NC State education experts are weeks away from launching a National Science Foundation-funded afterschool program at two Durham middle schools, but students’ ideas are already flowing.
Will the kids decide to build a wi-fi hotspot for the community after learning about electrical engineering and computer science? Put together a proposal to use surveillance drones for improved community safety, as one student has already suggested? Find an intriguing career option in the STEM fields of science, technology, engineering and math?
By design, many of the choices will be in students’ hands during the three-year, $1 million project, which is dedicated to finding approaches that motivate middle schoolers’ literacy in electrical and computer engineering, says DeLeon Gray, assistant professor of educational psychology and principal investigator for the grant.
“We know that technical content won’t be as effective as it could be if students don’t care about what they’re learning,” says Gray, who studies motivation in adolescents. “We want to empower students to substantively contribute to the improvement of the social and physical conditions in which they live. It’s important for students to know why problem-solving, research, marketing and communication are important and to see connections not only with other subject areas but also in their daily lives.”
Whatever the students create, NC State researchers, collaborating teachers and professional groups such as the Research Triangle Professional Chapter of the National Society of Black Engineers will take note of culturally sensitive approaches that fuel underrepresented students’ high-quality engagement in optional scholastic activities. The project, Developmentally Appropriate Strategies for Targeting Early Adolescents’ Motivation in STEM, is part of NSF’s Innovative Technology Experiences for Students and Teachers (ITEST) program.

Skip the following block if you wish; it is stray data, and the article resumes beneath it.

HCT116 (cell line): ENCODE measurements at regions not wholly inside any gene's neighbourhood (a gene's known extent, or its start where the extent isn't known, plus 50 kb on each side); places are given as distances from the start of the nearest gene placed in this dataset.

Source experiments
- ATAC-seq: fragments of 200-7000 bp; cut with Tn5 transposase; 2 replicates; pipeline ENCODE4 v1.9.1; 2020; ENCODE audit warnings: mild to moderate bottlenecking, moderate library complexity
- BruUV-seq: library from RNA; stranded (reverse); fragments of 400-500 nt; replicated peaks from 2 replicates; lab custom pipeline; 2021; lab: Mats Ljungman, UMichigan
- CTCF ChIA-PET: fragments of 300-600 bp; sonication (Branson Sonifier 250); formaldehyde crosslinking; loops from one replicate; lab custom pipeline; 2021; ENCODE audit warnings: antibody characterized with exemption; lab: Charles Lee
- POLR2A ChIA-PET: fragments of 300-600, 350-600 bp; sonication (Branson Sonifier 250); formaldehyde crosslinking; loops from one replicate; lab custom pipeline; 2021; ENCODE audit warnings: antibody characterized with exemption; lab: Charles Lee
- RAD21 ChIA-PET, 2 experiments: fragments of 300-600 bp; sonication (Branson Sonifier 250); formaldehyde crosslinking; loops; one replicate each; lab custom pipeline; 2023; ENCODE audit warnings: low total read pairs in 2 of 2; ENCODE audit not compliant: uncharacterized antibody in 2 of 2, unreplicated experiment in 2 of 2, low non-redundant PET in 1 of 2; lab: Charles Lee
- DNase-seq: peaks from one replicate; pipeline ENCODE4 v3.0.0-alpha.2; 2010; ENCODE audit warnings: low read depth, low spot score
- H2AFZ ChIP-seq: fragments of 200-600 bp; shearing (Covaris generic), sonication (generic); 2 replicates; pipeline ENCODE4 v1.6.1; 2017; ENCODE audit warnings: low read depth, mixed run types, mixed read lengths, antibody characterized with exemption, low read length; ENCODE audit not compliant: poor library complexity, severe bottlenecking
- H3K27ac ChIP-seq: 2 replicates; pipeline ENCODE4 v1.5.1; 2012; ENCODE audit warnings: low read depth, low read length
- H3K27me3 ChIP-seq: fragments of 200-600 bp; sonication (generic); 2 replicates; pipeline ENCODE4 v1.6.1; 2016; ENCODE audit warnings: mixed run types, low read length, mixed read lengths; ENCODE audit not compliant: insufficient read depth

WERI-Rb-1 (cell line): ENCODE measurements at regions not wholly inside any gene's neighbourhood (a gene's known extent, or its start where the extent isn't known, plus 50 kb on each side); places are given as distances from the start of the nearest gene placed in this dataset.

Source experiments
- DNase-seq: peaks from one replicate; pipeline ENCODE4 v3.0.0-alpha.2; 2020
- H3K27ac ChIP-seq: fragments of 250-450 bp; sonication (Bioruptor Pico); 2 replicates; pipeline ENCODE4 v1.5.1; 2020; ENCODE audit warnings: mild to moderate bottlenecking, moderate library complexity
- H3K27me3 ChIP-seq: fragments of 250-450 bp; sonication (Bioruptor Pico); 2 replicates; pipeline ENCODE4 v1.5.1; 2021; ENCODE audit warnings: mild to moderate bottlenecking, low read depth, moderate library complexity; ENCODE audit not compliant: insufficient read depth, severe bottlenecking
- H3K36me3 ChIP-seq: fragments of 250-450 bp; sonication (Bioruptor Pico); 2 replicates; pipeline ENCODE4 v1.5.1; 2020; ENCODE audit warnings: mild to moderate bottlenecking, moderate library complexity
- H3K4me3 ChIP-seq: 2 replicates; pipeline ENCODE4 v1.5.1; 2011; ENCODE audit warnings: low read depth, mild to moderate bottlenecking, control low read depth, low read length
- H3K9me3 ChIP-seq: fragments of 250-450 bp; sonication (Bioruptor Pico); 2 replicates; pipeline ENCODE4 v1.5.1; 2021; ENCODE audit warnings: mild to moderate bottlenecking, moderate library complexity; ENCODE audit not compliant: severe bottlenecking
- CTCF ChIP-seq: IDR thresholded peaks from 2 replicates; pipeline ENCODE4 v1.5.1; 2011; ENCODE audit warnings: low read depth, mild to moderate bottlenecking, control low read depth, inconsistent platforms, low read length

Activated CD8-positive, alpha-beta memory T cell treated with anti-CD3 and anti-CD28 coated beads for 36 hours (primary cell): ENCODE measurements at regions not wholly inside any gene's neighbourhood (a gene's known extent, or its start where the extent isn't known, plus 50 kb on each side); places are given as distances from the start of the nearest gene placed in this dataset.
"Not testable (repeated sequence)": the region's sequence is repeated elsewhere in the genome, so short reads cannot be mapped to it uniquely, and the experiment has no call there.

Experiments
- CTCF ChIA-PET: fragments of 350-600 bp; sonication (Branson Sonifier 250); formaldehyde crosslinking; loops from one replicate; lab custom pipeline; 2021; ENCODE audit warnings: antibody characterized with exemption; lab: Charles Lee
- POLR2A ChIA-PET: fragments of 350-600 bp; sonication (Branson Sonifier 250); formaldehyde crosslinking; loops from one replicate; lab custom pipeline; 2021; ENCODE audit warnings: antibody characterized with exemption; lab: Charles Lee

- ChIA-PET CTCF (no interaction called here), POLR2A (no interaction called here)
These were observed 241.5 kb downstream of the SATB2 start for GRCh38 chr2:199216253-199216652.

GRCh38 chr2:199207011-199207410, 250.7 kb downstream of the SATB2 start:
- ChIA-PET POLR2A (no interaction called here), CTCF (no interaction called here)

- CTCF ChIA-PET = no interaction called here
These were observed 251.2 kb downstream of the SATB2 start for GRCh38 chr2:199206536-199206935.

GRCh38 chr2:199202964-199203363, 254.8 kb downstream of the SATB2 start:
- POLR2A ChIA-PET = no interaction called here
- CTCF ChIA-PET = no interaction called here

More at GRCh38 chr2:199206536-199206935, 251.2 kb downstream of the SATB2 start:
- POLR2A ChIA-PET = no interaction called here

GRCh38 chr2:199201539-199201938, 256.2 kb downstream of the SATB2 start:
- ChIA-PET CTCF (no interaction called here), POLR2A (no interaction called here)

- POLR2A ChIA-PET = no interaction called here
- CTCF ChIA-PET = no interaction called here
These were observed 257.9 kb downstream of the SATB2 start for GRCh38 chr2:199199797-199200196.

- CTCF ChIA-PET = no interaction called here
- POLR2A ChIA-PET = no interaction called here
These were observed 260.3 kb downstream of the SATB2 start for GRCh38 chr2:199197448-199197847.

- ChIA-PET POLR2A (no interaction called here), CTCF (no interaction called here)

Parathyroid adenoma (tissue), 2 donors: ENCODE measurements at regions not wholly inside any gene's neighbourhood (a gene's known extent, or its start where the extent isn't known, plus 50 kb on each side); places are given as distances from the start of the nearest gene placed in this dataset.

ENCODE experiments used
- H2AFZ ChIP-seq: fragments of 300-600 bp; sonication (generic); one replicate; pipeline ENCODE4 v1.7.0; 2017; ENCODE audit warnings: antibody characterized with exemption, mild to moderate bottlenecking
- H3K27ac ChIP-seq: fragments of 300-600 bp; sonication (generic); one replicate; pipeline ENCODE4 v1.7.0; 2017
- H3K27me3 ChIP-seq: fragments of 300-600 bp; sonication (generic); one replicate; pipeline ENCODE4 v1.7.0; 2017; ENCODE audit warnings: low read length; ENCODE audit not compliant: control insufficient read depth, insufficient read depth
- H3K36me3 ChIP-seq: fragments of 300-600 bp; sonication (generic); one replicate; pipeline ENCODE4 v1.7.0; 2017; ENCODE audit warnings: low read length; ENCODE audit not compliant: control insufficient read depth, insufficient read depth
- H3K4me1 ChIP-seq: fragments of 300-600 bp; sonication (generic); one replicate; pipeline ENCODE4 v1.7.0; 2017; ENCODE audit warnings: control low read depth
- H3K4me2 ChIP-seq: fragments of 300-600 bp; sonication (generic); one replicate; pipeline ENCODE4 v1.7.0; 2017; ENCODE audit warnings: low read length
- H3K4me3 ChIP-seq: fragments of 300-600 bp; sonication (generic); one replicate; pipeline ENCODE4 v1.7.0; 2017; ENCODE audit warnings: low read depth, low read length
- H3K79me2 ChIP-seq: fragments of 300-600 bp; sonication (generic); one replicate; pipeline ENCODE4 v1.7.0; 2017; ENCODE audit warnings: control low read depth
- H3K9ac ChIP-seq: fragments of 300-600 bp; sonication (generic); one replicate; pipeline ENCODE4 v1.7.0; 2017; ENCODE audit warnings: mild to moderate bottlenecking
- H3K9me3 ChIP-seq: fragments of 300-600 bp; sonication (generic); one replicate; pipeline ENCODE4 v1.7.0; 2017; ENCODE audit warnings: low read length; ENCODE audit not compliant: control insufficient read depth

Eighteen teachers at two Durham middle schools, Carrington and Neal Magnet, a STEM academy, will lead the iScholar afterschool programs, which offer time and space to experiment. Gray and the project team will develop digital tools and procedures for using motivation data to improve instructional effectiveness. NC State researchers will gather information about the best motivationally supportive strategies for working with students to share with teachers and parents at a community gathering, as well as producing a resource guide for professional science and engineering groups that wish to tailor their outreach efforts to the developmental needs of middle schoolers.
Gray, director and co-founder of the SMART Collaborative at NC State, is teaming with colleagues Lauren Bryant, research scholar with the Friday Institute for Educational Innovation and co-founder of the SMART Collaborative, and Braska Williams, coordinator of the North Carolina Mathematics and Science Education Network. The afterschool program will begin in the spring 2017 semester.